PWR 1TSD: Seismic Shifts: The Rhetoric of Disruption
Disruption has entered the cultural lexicon as a catchall term for radical upheaval, revolutionary innovation, and deep social change. In the tech and business worlds, of course, there is an increasing premium put on innovation of the status quo--but what does it mean to live, as Gary Officer of the Huffington Post puts it, in “the age of disruption”?
In this course, we will explore what it means to witness deep social, cultural, political and environmental upheaval: how do we orient ourselves in relation to such radical change? What do disruptive practices grant us in terms of perspective shifts, or alternately, what is at stake in the fetishization of the “new”? Further, whom does the social construct of “newness” serve, and who gets erased? Students can encounter this theme in projects across a variety of disciplinary frames, focusing on innovations in technology or business; growing political and social justice consciousness; changing information dissemination; ecological upheaval; and traumatic emotional or perceptual fissure. Our conversations are interdisciplinary, and the readings and writing projects will prepare students to complete their own research projects on disruption in the context of their choice; topics could include anything from a critical analysis of a particular community’s engagement with the Border Crisis, to an exploration of the effects of the “gig economy” on Gen Z, to an argument about institutional responses to the 2019 Global Climate Report.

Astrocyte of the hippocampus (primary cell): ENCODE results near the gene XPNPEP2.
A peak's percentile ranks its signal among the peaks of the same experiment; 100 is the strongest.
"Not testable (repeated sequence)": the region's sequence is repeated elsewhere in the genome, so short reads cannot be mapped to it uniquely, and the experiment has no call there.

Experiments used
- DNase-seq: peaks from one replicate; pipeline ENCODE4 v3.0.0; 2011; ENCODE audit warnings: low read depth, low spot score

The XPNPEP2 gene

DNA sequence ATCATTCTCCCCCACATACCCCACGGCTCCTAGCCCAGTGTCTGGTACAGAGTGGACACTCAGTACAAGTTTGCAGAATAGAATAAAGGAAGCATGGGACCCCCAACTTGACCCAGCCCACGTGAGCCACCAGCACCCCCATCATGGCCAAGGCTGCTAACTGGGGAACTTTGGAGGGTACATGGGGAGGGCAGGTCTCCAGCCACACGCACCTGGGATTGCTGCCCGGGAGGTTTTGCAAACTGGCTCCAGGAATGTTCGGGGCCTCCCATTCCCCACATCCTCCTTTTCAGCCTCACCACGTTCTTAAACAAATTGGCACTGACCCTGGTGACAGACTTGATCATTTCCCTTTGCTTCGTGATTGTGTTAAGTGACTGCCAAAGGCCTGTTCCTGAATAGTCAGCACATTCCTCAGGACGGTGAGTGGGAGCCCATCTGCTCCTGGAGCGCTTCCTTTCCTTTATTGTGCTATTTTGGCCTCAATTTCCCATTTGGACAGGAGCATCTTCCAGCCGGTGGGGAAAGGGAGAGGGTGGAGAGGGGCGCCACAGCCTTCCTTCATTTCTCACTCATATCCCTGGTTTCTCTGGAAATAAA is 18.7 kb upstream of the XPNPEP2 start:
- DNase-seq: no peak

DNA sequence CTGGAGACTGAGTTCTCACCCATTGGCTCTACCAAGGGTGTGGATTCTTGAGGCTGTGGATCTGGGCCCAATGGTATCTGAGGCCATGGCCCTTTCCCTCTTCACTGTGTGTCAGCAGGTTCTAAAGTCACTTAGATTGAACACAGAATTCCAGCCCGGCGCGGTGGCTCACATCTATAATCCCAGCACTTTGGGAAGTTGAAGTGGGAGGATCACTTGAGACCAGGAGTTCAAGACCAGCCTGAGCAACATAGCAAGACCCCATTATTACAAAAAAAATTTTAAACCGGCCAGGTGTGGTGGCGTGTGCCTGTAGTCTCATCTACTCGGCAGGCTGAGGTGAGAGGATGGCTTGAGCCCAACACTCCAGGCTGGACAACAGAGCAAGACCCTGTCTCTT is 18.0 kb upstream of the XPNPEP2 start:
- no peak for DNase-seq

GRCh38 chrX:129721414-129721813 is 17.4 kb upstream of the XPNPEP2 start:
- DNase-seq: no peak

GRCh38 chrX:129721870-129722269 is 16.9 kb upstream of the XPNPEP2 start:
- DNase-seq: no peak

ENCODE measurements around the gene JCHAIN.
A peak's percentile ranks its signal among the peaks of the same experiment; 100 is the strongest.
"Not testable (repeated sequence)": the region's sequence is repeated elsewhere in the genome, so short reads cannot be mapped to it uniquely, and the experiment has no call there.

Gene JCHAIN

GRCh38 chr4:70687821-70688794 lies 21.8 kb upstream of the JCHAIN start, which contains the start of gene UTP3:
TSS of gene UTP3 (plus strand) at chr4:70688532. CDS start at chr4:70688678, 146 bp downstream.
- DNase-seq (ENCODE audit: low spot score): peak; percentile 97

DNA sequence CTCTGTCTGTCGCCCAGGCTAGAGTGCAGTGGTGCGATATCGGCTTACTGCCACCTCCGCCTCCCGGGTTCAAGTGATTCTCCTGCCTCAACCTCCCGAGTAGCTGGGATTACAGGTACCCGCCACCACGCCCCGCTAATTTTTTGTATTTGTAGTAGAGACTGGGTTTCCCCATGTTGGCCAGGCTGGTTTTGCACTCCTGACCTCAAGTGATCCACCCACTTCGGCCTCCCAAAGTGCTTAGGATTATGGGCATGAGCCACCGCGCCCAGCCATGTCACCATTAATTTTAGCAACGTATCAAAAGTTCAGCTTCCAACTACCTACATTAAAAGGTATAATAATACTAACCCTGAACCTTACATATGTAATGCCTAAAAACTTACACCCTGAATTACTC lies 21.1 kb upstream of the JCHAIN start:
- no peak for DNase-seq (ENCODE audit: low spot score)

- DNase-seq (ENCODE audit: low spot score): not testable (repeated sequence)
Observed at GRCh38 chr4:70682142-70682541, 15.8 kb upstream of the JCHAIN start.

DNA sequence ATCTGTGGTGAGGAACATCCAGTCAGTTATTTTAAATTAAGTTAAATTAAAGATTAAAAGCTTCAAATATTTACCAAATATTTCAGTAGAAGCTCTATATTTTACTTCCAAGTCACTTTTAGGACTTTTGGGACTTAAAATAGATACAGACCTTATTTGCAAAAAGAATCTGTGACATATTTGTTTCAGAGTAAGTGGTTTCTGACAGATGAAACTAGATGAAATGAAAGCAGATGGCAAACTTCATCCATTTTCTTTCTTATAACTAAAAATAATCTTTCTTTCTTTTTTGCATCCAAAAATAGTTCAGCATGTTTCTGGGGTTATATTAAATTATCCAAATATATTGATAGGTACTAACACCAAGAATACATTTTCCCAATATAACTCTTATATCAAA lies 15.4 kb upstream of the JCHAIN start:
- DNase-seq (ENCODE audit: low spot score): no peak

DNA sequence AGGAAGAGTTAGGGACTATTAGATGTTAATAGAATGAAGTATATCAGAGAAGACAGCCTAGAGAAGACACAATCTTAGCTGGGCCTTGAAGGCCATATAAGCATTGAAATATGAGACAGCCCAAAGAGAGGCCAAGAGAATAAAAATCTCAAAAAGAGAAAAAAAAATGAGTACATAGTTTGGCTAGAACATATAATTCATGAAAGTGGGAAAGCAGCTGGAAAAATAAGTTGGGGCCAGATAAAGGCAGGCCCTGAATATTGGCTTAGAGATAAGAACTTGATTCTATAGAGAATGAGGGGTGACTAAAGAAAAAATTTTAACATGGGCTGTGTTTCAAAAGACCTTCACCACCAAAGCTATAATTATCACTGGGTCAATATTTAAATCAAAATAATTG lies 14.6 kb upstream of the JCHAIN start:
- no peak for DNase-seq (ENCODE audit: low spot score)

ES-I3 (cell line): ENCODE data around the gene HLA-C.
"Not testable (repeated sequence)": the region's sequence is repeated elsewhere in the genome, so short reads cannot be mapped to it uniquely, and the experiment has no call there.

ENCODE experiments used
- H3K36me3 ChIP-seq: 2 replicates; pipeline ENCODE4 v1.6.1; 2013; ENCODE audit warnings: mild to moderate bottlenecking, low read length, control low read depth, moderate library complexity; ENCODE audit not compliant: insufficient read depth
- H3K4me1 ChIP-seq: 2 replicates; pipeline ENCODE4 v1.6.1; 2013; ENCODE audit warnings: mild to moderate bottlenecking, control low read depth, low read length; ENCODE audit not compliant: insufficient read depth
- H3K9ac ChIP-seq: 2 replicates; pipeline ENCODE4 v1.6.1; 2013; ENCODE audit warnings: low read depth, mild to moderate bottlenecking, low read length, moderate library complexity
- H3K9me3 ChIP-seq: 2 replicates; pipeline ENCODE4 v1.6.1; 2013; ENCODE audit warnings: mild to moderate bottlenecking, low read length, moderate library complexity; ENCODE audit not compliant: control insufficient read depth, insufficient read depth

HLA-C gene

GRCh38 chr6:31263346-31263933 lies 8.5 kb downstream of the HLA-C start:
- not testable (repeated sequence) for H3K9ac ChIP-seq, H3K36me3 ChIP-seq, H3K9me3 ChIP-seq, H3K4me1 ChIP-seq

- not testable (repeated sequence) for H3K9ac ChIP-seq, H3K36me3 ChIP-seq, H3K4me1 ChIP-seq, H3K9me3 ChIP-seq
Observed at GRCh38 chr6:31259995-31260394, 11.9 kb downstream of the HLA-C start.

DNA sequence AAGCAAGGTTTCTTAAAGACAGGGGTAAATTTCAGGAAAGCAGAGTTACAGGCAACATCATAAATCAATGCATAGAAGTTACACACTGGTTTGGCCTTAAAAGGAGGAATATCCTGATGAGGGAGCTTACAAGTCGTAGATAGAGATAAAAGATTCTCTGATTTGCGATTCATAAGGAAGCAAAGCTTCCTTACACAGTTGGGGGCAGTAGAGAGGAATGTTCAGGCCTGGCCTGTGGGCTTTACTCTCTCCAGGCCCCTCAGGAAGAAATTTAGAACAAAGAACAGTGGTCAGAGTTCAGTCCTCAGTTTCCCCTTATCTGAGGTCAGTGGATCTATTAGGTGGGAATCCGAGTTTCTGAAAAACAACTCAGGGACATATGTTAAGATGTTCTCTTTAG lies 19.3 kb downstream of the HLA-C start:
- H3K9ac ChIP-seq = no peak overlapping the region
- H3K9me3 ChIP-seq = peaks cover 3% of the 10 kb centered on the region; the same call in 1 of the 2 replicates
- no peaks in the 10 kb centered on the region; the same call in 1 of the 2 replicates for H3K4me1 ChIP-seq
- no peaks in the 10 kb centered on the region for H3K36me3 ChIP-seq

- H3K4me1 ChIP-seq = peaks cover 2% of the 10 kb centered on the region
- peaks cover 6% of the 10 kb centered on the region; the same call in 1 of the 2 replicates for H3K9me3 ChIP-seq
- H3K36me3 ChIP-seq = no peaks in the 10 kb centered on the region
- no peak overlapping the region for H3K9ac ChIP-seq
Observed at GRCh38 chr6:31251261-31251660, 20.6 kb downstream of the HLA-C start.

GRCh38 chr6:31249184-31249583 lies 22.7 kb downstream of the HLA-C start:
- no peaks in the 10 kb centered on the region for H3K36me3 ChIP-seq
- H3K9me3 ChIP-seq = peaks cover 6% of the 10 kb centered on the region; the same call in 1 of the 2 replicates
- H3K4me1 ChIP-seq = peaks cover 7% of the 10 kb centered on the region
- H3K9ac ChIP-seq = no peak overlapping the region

(1500-1800 words; 5-6 pages) In the first assignment, you will use rhetorical theory to analyze a text and consider how the speaker or speakers appeal to a particular audience, what strategies they use, in what situation and to what purpose. For example, you might analyze a Silicon Valley start-up’s self-branding around innovation, perform an analytical close reading of a political text around a rising populist movement nationally or abroad, or engage a personal narrative from the MeToo movement.
Texts in Conversation
(1800-2400 words; 6-8 pages) In the TiC you will engage with primary and secondary research on a particular question related to our theme. Synthesizing your research and analyses, you will examine how different sources engage your research question. You might approach the topic of PTSD through analyzing clinical, psychotheraputic or institutional models. Or, you might explore the global refugee crisis through the lens of climate change, analyzing the intersections between scholarly and popular sources on these topics.
(3600-4500 words; 12-15 pages) Building on your research for the TiC assignment, you will gather sources and case studies in order to craft a thoughtful and complex argument; this is an opportunity to deepen the work you did in the second assignment and to develop an inquiry-based argument that has real stakes in the world. The topic of disruption is a capacious one, so you should feel free to explore your question from whatever lens is of interest.